Faces of the Wellbeing Economy: Francesco Temperini, Rome, on multi-dimensional wellbeing analysis

Apr 05, 2021
Francesco Temperini

About the author: Francesco Temperini is a 24-year old MSc graduate in Environmental and Development Economics and a member of WEAll Youth, located in Rome, Italy

I joined WEAll Youth because I think that sharing ideas between people moved by the same interests could lead to a new shape of economic thinking: with Multidimensional Wellbeing as a focal point around which all people and institutions converge.

From my academic experience, I developed a passion for and interest in multidimensional analysis of wellbeing, which I applied in an empirical study in the city I live in, Rome.

Often, economic indicators are synonymous with quality of life, and many times the development of a country is taken into account to measure the wellbeing of that country. 

Multi-dimensional analysis speaks to the importance of reshaping the way we measure quality of life and can promote economic thinking centred on how people feel about their lives and how much they are satisfied with it.

Having studied Rome divided in its 15 municipalities and having chosen a representative sample for each municipality, there are lots of inequalities between municipalities for any dimension of wellbeing such as the multidimensional index. This is the aggregation of 9 different dimensions (including: safety, environment, housing, education, satisfactory work, enjoying free time, health, social engagement, travel mobility).

The interesting findings are shown in the image below: in the richest municipalities (highest level of income) there weren’t the highest levels of wellbeing (multidimensional wellbeing indicator). Firstly I was surprised by this result, but then I realised this outcome confirmed my research thesis: profit is merely a tool to reach the state of wellbeing.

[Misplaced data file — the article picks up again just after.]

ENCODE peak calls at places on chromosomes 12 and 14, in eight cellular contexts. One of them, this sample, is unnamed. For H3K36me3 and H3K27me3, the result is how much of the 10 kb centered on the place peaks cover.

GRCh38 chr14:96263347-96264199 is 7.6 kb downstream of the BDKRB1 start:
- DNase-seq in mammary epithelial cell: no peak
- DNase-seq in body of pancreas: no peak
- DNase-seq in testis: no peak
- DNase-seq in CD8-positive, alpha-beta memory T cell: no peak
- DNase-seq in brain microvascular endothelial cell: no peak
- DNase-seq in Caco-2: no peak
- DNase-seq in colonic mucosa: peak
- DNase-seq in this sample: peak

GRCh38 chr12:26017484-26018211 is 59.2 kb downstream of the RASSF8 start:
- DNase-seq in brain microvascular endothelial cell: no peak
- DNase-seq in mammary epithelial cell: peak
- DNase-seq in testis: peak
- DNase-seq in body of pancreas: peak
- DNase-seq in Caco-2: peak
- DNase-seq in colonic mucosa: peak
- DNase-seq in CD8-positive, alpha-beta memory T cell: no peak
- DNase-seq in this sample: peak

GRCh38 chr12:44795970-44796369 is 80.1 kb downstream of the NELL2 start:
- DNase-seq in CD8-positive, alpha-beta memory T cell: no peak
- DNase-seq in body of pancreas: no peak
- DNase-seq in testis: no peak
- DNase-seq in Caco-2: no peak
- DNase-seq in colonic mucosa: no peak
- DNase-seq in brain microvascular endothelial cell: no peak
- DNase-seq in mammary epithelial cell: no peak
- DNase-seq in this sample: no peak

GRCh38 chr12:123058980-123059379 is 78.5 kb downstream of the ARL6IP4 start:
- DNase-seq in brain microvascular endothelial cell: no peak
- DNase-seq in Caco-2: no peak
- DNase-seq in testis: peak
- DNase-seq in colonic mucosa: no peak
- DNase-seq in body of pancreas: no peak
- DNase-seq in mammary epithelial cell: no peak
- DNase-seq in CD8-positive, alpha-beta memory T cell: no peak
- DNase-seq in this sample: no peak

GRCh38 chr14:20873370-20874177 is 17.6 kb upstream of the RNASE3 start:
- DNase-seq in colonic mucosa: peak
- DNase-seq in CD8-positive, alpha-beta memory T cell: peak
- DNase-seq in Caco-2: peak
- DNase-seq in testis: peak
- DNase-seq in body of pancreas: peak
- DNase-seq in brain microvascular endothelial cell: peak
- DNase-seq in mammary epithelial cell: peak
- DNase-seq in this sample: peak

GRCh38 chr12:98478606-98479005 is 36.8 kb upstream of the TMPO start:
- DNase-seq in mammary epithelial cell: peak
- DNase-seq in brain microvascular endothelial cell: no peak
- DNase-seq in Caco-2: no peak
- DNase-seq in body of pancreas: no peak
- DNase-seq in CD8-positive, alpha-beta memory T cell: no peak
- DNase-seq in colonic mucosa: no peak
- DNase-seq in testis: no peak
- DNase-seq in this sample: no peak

The findings can be seen in these two maps: the left one is the level of income maps for municipalities (the darkest colour represents highest values of wellbeing); and the right one is the multidimensional well being map, showing the aggregation of all the nine dimensions I found in my research (the darker colour are higher values of wellbeing).

How can you understand multi-dimensional wellbeing where you are?

For anyone interested in measuring wellbeing in his/her neighbourhood, city, region or country, here is a summary of the measurement process.

First step: take a sample of the population you are interested in to measure the wellbeing. It’s difficult to interview all the population, so it could be good to take a representative sample, divided by age, gender or professional status.

The sampling processes are different, you can choose which one you prefer for example from the this book’s chapter nine. In Rome, used sampling by quota.

Second step:  create qualitative research with your sample using a focus group investigation method (group interview composed of a moderator and 6-8 people). In these groups, it’s important to study the aspects of individuals’ life values (the subjective and objective ones). It is crucial to make a group analysis to understand how people interact in the same dimensions of their wellbeing, as well as to underline the individuals’ different points of view and the minority groups’ ideas.

These steps were necessary in my case study because it’s helpful to see how people that live in the same city interact and express the same concerns but different issues related to living in an urban area, as I found in my research, different municipalities have different levels of wellbeing.

Third step: After all this qualitative research, there is an evaluation with all the outcomes of the focus group. The reader will summarise the same issues on a singular dimension and then measure it with more than one indicator( as an example of a dimension: “safety in Rome” is composed of two indicators, a subjective one and an objective one).

Fourth step: Following this process line, it’s time to create a survey based on the focus group’s outcomes, with the survey you can measure the achievement of any wellbeing dimension of the people interviewed.

Fifth step: Then, the sampling population fills out the questionnaires for your city, region or country.

Sixth step: Finally, when you have collected enough data (survey could be filled out either physically or online) of the sample that you choose as representative, you can analyse and aggregate the answers.

Remember that the wellbeing of an individual is currently a much-debated issue. Over time, an attempt has been made to define and measure it at a national as well as an individual level, and even today, no common solution has been found: it clearly is a definition that encompasses several dimensions within it, as well as the approach of human development.

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